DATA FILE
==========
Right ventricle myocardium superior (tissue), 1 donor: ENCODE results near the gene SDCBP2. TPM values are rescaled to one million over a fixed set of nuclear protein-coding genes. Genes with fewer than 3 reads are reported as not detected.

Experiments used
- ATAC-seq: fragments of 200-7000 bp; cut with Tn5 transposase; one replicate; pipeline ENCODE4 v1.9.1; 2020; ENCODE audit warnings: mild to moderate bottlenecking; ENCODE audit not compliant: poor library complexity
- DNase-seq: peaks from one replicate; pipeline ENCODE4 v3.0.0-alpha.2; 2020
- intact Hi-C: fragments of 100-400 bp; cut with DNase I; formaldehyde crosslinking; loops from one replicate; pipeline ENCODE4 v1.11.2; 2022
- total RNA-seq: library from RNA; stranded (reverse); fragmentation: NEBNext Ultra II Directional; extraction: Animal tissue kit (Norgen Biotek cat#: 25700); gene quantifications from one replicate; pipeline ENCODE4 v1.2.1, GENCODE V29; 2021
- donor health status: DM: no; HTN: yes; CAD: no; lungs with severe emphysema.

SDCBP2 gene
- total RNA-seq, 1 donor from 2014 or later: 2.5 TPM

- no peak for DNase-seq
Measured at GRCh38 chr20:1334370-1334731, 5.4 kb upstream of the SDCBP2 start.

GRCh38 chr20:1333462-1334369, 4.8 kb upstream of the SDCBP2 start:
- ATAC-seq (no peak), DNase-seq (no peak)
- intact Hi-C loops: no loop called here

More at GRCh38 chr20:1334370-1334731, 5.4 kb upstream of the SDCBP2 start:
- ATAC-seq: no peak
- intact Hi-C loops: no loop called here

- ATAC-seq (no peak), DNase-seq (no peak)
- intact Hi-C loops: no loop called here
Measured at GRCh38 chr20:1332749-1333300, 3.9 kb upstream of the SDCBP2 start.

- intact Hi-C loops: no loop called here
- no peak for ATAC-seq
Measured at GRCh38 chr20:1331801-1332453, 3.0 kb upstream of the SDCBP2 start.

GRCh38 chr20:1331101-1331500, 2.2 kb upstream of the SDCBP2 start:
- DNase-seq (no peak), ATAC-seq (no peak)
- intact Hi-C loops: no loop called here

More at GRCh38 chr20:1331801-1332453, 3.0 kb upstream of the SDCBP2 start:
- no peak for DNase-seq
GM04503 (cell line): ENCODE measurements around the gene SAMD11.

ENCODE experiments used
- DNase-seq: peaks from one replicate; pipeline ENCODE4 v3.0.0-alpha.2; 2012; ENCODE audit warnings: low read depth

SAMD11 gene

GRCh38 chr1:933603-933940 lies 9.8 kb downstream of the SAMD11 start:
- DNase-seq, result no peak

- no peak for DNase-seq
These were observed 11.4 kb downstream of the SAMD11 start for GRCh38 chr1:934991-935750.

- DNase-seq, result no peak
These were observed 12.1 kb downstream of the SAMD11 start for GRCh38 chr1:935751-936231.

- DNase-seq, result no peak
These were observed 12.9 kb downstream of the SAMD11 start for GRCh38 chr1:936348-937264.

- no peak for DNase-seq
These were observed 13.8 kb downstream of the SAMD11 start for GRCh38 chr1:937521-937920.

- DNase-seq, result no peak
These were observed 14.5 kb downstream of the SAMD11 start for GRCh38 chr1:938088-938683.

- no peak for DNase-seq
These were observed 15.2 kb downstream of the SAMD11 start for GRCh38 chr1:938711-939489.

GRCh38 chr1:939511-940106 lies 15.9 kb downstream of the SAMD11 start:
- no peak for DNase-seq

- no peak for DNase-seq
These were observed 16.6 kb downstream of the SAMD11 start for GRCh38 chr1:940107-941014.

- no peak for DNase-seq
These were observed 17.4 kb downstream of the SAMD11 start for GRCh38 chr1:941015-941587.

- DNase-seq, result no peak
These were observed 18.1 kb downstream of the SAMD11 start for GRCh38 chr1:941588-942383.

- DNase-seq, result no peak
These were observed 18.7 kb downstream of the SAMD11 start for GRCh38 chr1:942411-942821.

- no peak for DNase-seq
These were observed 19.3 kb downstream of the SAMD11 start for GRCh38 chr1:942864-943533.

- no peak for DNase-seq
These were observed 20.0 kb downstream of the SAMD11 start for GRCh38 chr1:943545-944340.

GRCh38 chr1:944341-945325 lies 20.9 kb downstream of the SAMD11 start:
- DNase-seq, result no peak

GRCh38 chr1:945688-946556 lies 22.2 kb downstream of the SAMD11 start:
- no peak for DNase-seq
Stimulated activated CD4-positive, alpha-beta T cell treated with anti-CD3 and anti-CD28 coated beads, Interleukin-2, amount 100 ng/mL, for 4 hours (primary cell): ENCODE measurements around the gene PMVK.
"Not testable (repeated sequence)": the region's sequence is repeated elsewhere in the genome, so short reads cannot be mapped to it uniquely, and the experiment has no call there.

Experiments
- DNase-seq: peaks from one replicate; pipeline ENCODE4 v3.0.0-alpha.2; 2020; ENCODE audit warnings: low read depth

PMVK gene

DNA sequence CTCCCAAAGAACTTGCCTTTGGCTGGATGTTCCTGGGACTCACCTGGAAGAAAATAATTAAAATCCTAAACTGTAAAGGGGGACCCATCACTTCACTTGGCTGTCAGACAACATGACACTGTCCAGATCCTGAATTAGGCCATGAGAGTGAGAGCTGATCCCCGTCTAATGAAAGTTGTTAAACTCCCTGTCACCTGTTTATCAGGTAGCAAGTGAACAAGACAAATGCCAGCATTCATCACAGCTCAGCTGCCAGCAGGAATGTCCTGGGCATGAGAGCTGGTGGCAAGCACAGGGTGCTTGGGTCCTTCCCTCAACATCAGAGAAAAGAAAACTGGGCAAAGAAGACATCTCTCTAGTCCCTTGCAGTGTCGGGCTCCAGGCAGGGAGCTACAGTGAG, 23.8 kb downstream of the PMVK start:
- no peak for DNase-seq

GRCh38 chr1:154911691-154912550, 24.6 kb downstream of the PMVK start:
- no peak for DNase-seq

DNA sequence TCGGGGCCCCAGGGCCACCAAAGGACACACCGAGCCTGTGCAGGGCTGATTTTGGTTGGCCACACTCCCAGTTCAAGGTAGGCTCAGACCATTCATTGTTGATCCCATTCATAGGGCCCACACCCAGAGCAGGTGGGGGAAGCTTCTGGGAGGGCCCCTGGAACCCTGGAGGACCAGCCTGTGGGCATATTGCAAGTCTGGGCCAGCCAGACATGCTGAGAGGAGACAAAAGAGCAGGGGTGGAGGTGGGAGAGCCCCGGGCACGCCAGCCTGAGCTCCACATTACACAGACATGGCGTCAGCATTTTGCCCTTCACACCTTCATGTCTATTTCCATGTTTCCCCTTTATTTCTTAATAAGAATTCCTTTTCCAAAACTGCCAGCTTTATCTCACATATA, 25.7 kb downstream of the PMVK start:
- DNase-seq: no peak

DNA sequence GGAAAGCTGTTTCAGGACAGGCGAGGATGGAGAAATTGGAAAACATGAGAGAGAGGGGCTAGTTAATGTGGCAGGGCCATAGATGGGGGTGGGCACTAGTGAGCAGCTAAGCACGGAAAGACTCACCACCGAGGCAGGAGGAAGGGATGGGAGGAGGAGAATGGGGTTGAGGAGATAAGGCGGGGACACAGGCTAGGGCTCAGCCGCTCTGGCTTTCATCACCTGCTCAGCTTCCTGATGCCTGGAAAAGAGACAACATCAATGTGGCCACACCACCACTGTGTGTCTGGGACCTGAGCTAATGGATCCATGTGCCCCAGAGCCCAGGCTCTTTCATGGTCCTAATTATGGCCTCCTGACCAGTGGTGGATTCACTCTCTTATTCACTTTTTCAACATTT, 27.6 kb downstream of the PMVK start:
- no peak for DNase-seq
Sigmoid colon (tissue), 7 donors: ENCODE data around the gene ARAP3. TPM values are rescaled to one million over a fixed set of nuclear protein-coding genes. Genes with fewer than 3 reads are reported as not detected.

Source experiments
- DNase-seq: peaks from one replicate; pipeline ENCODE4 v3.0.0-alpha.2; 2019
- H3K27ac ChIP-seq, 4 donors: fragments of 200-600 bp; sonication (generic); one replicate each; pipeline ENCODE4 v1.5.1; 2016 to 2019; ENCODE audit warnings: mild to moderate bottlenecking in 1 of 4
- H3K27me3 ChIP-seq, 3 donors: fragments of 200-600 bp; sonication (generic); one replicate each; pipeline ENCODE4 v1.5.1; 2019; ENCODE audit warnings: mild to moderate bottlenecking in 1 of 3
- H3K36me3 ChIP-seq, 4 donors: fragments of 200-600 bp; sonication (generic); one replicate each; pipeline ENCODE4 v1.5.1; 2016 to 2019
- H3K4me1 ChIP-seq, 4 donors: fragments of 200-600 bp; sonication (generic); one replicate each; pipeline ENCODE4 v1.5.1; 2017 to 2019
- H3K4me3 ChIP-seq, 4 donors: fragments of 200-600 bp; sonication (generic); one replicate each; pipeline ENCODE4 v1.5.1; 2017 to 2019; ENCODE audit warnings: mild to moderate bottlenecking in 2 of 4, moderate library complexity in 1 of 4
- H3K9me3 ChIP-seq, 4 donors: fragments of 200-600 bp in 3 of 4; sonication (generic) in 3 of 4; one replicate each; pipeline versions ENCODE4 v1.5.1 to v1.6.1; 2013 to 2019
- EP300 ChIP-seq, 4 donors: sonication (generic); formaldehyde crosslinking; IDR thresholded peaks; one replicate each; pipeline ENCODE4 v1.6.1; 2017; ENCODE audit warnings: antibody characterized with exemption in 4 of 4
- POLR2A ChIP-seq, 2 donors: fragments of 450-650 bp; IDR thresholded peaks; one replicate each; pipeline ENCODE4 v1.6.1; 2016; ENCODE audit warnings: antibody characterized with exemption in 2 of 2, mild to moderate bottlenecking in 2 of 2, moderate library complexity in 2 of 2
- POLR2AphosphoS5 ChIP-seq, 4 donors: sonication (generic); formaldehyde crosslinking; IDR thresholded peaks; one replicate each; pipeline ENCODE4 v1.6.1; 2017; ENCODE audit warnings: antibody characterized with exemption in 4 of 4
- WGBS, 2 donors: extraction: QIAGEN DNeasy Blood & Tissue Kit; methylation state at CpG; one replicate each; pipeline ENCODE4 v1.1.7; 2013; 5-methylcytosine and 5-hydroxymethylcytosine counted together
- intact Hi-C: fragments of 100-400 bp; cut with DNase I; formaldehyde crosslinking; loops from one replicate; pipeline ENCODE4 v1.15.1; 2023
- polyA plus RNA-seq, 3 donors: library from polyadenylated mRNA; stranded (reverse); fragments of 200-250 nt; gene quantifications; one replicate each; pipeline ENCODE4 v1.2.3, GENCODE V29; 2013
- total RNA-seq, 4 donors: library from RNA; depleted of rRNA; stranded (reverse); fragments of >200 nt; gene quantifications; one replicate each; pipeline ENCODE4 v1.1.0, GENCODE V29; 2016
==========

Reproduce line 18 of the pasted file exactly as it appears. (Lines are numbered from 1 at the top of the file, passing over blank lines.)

- ATAC-seq (no peak), DNase-seq (no peak)